Sat, Aug 15, 2015 - Page 15 News List

China stocks finish up amid yuan drop

DEPRECIATION SLOWING:After three days of sliding yuan valuation, it seems the market has stabilized and the measures taken to avoid a crash have been effective

Bloomberg

A man changes currency into Chinese yuan at a currency exchange office in Hongqiao airport in Shanghai yesterday.

Photo: AFP

China’s benchmark stock index capped its biggest weekly gain in two months, led by commodity companies, amid speculation that the weaker yuan might help to shore up the world’s second-biggest economy.

The Shanghai Composite Index rose 0.3 percent to 3,965.34 at the close, taking this weeks advance to 5.9 percent. The yuan slid 3 percent this week after Tuesday’s surprise devaluation and was little changed yesterday.

The Hang Seng China Enterprises Index added 0.4 percent, paring this week’s loss to 1.7 percent.

While yuan devaluation roiled markets around the world this week on concern a weaker currency could trigger competitive devaluations and spur deflation, depreciation has since slowed after China signaled support.

Data this week showed exports tumbled and industrial production grew slower than expected.

“The prevailing local view seems to be that the cut was reasonable considering the slowdown in the economy,” Shenwan Hongyuan Group Co (申萬宏源集團) sales trader Gerry Alfonso said in Shanghai. “There is a perception that the authorities will introduce further measures to support the economy.”

The Shanghai gauge rose for five out of the past six weeks after the government introduced a flood of measures to stabilize mainland equities following an almost 4 trillion yuan (US$625 billion) rout. The moves have not convinced foreign investors to buy shares of Chinese shares in Hong Kong, where the H-shares measure extended this quarter’s loss to 15 percent, the worst performer among global benchmark gauges.

The CSI 300 Index slipped 0.1 percent, while the Hang Seng Index retreated 0.2 percent. Trading volumes in Shanghai were 10 percent below the 30-day average.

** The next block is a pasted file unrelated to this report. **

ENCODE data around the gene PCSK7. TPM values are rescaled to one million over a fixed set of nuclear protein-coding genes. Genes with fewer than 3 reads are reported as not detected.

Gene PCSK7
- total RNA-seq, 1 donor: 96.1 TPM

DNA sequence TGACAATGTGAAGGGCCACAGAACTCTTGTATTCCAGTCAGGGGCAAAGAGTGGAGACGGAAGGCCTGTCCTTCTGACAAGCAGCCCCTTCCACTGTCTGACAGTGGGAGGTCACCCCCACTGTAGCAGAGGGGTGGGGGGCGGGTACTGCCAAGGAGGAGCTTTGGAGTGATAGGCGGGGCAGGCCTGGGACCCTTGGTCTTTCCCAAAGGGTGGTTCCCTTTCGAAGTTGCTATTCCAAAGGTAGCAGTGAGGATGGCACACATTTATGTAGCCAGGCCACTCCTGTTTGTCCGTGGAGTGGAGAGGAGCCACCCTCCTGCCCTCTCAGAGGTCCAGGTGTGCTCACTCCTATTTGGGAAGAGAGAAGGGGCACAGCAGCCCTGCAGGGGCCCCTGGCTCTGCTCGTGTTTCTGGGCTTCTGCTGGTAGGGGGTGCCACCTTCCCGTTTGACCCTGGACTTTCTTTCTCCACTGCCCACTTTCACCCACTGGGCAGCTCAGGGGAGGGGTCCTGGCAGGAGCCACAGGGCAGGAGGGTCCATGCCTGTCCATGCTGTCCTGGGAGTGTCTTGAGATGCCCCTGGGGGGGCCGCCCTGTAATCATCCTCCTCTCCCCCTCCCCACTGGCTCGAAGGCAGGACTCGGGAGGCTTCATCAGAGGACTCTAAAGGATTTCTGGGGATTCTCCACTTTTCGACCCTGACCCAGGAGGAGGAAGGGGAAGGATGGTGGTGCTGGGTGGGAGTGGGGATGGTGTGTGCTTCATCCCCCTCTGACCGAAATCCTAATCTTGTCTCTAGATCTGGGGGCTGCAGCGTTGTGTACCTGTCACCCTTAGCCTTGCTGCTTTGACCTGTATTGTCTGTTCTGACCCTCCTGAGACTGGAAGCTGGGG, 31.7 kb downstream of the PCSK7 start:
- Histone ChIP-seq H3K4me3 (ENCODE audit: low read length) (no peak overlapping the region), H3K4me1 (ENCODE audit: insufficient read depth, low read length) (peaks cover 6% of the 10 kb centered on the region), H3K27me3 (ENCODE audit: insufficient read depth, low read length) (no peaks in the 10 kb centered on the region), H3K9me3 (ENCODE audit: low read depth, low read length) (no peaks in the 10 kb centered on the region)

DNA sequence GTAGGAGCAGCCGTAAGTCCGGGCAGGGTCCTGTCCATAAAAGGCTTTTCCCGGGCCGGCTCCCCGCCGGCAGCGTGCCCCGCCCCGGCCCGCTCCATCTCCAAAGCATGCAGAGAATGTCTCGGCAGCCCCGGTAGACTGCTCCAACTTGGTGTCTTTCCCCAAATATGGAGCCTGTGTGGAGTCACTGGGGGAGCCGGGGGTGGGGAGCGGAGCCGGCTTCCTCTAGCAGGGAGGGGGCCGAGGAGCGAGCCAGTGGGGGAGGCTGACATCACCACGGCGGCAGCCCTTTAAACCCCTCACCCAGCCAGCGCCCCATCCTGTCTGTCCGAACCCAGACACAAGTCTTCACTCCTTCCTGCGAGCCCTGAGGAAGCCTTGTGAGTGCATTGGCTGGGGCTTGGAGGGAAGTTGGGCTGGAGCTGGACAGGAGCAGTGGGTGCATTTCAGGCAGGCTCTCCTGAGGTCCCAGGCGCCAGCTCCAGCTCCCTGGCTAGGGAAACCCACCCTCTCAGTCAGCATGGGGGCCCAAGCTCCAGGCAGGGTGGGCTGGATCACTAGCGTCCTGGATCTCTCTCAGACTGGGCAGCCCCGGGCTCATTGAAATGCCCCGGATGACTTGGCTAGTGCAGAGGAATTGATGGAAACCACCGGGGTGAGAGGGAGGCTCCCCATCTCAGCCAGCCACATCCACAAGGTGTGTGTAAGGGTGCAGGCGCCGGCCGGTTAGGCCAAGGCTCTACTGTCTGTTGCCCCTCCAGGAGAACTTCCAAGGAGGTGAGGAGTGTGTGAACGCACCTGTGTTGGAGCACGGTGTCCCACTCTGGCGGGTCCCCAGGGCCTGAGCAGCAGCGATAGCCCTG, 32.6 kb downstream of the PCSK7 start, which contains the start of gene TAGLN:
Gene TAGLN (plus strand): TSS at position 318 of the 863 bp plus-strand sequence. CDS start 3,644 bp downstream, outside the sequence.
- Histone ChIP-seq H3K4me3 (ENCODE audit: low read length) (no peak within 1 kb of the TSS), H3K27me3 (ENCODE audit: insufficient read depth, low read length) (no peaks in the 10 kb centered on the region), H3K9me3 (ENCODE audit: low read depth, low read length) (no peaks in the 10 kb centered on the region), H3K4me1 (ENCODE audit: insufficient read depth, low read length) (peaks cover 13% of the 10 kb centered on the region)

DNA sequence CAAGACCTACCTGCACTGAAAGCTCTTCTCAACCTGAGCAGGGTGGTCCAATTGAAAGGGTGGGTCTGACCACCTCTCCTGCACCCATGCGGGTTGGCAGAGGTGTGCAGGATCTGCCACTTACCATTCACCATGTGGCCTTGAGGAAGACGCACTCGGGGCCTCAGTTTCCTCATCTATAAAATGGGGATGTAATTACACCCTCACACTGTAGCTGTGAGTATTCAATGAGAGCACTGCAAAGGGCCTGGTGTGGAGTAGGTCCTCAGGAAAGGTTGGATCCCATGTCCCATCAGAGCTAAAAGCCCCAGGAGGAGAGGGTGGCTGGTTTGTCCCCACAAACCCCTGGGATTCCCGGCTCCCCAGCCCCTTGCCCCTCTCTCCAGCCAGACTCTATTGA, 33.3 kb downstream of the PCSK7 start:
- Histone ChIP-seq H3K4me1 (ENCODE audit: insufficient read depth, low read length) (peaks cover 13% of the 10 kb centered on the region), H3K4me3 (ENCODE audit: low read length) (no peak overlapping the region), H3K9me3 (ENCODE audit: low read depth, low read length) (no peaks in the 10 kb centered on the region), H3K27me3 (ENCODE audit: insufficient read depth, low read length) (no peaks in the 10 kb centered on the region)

A gauge of energy and material companies in the CSI 300 surged at least 6.4 percent this week. Sinopec Shanghai Petrochemical Co (上海石油化工) jumped 7.7 percent yesterday, extending a five-day gain to 22 percent, after the Economic Information Daily reported that the government has drafted a five-year plan on oil and chemical industry development. Aluminum Corp of China Ltd (中國鋁業) surged 12 percent this week.

The Shanghai Composite has risen 23 percent this year, spurred by the unprecedented measures to shore up markets including banning stake disposals by major shareholders, suspending initial public offerings and compelling state-run institutions to purchase equities.

Margin traders increased holdings of shares purchased with borrowed money for a fifth day on Thursday, with the outstanding balance of margin debt on the Shanghai Stock Exchange rising to 885.13 billion yuan.

In Hong Kong, airlines rose after plunging earlier in the week on concern a weaker yuan will boost the costs of servicing their US dollar-based debt.

China Southern Airlines Co (中國南方航空) climbed 3.5 percent, trimming this week’s loss to 17 percent. Every 1 percent drop in the yuan cuts 767 million yuan from annual profit, according to the carrier’s analysis in its financial report last year. Air China Ltd (中國國際航空) rose 3.3 percent, paring the loss for the week to 14 percent.

China has enough firepower to control its currency market and the worst of the yuan selloff that started on Tuesday is probably over, Nomura Holdings PLC strategists Jens Nordvig and David Fritz wrote in a note.

The nation’s foreign reserves remain the largest in the world and enough to cover two years of imports even after shrinking to US$3.7 trillion from a peak of US$4 trillion, Nomura said.

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